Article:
I am fortunate to come from a long line of stellar feminists (and by feminist I do NOT mean crazed ball-crushers intent on the emasculation of men and the toppling of the patriarchy, but people who view women and men as equals in both opinion and worth). My mother, an architect, both worked and looked after my sister and I. We grew up playing on building sites in piles of orange sand and drawing on the floor beside her with fine-liners and cool, curvy rulers. Though she undoubtedly turned her back on large, high profile projects in order to be at home with us, she did so because she chose to. There is a fabulous picture that hangs in her office showing a group of kick-ass women gathered around a drawing board. It was the early '70s and they'd formed a company called Women in Architecture. My mum is right in the middle, beautiful, empowered, bucking the male-dominated system, shouting loud-and-proud that women can do this work shit too. My great-grandmother was the first woman to qualify as an optician in the UK back in the late 19th century. My grandmother - also an optician - worked full-time until she was 84, at which point she lost her sight (oh, cruel irony) and was forced to stop. My sister and I grew up in a feminist environment, but it was never spoken of in those terms, it wasn't labelled. It was a pervasive atmosphere that surrounded us as we developed, an unspoken given that if it was possible for a human to do it there was no reason why we couldn't do it. Application, hard-graft, a little luck, and all things were possible. Gender never came into it. I got a pretty hefty shock, therefore, when I moved from my girls' school to a mixed sixth form and then on to university, and began to hear expressions like: 'That's not bad...for a girl'. There are other statements that grate, of course. Here follows a few of the worst:

"Girls can't throw." Girls CAN throw! You just have to teach them. Children learn by watching their parents. Boys aren't born knowing how to throw. Dads take their sons into the park or garden with a ball as soon as the kid can sit up. They're out there, day-in/day-out, throwing, catching, praising, criticising, giving tips, demonstrating, teaching, if not consciously then subconsciously. Once, a friend of mine - surprised I could throw -  said he thought it was physiologically impossible for a girl to throw: 'Because of their boobs...' WTF?!! Dads, throw a ball to your daughter. If she picks it up and throws it back she wants to learn. Teach her. If she looks at the ball like it's an alien covered in snot it's likely she's not that bothered. Let her go back inside and put on a tutu if she wants, don't force her, but my suggestion is teach her anyway. Even if it's just an hour one weekend, it can't hurt to learn the mechanics of it.

"Women aren't funny." If I hear someone say this I will tie them to a chair, wedge their eyes open with matchsticks, and throw funny at them until they laugh, or I die trying. 'Women aren't funny' because men aren't that bothered about funny, most of them tend to prefer breasts and vaginas, and when push comes to thrust, laughing is low on their agenda. This has been so since prehistoric times: 'Wo-man has va-gi-na, man not care a-bout laugh.' Men clap when women take their clothes off. This is why there are more women strippers than male. But just like men can strip, women can be funny. Women are a more generous audience than men when it comes to laughing. We went to a comedy club recently and there was a man on stage who was dire. The men in our group sat there, folded arms, giving nothing. The women forced out laughs because we didn't want to hurt his feelings. Men have had hundreds of thousands of years of this ego-bolstering. I mean, truthfully, how many times have you sat next to the dullest man on earth and politely laughed at his rubbish? If a man thinks a woman is dull he stares at her breasts. If she's still dull, even with the breasts, his eyes will wander off to find a different pair of breasts to stare at. Keep on with the funny, girls. Even if it's not always top of the list, most men love a funny long as she also has a vagina of course.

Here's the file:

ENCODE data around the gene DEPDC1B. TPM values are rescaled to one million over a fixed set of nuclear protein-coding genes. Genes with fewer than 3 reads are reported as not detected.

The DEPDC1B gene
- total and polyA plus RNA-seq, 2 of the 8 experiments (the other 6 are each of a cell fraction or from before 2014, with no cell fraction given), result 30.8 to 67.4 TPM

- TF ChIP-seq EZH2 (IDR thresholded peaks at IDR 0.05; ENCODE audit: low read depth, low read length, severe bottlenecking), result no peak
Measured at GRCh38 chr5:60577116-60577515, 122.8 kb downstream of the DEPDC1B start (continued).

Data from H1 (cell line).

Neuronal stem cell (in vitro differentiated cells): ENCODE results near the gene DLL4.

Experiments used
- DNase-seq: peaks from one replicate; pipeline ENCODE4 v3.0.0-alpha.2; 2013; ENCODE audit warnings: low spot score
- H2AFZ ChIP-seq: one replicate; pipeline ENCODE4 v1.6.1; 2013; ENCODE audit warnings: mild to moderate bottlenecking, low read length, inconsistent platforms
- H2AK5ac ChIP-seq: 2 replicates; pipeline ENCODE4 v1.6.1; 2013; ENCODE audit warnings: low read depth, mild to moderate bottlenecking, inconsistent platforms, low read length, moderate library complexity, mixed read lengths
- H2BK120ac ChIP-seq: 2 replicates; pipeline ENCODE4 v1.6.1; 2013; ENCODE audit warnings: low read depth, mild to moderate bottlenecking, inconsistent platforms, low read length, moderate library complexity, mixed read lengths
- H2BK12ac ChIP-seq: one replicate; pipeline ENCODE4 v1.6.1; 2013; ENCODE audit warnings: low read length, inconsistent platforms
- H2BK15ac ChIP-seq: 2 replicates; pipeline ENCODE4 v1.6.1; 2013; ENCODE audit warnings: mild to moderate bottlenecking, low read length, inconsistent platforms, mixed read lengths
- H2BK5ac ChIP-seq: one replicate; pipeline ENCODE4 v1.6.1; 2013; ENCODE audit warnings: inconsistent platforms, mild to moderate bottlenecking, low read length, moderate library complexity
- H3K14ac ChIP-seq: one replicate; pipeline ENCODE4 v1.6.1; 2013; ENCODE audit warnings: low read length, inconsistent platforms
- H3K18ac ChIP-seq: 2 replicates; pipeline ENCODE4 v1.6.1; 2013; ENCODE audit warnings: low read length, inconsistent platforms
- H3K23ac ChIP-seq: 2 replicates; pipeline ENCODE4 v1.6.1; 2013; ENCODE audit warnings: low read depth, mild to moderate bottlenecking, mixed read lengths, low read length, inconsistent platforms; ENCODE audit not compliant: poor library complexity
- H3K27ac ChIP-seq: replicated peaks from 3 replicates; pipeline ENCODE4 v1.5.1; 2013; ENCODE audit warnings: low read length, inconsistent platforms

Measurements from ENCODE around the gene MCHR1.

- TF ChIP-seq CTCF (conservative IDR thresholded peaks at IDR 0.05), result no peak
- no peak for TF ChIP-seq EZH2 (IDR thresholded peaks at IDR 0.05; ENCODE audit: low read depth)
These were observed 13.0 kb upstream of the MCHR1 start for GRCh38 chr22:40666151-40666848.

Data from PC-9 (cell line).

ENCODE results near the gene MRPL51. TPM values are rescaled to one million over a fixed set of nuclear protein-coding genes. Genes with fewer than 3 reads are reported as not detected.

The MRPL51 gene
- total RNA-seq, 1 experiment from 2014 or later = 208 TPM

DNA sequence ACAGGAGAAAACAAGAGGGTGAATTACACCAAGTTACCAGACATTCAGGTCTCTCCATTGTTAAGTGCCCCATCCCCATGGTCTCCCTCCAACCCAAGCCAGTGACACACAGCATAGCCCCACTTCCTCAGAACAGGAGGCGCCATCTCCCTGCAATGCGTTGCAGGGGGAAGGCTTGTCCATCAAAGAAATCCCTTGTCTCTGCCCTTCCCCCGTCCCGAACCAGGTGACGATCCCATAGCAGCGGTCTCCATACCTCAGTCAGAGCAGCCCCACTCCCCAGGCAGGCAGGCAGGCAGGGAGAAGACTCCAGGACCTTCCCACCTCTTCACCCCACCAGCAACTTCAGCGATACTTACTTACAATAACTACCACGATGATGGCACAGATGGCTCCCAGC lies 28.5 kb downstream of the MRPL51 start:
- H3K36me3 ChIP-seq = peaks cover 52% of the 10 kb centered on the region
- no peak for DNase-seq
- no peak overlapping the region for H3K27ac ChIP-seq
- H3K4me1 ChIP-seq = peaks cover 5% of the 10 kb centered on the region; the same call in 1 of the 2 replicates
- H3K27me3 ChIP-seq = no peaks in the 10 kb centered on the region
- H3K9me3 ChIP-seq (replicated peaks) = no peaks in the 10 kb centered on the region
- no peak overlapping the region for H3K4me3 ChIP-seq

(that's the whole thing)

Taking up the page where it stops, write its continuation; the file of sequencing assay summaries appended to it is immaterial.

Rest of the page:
"Another girl? Oh...I am sorry." You wouldn't believe the number of people who said something along these lines when our third daughter was born. I cannot begin to articulate how much this kind of comment angers me. A couple of years ago, Mr J said to me: 'Why does everyone keep asking me if I'm upset I don't have a son? What could be better than to be surrounded by four beautiful ladies who love me?' Bless him for this.

"Brazilian or Hollywood?" I'm jumping onto the Caitlin Moran/Anna Richardson (The Sex Education Show) soap-box here, but my goodness I feel blood-boilingly strongly about this. TEENAGE GIRLS ARE REMOVING THEIR PUBIC HAIR BECAUSE TEENAGE BOYS THINK PUBIC HAIR ON GIRLS IS ABNORMAL. Teenage boys have been taught this. This is akin to some American schools denying evolution and teaching that the world was made in a matter of days by an omnipotent Being who also buried dinosaur bones to confuse us. Boys have not learnt this at school or from parents, but from grubby porn directors on the internet, the type of slimy bloke you'd cross the street to avoid. Aside from abuse, I can think of little more damaging for a girl's sexual self-esteem than if she's about to have sex for the first time, takes off her underwear, and sees her boyfriend recoil in disgusted horror at the hairy gargoyle leering at him from between her legs. Mothers, I beg you, you owe it to our daughters, to your fellow human beings, to the SISTERHOOD, to tell your sons that a gorgeous, womanly bush is normal and the sign of a sexually-mature girl. Bare bots are for children. Girls, trim it, shape it, give it a fucking perm if needs be, but do it because you want to and WEAR YOUR HAIR WITH PRIDE.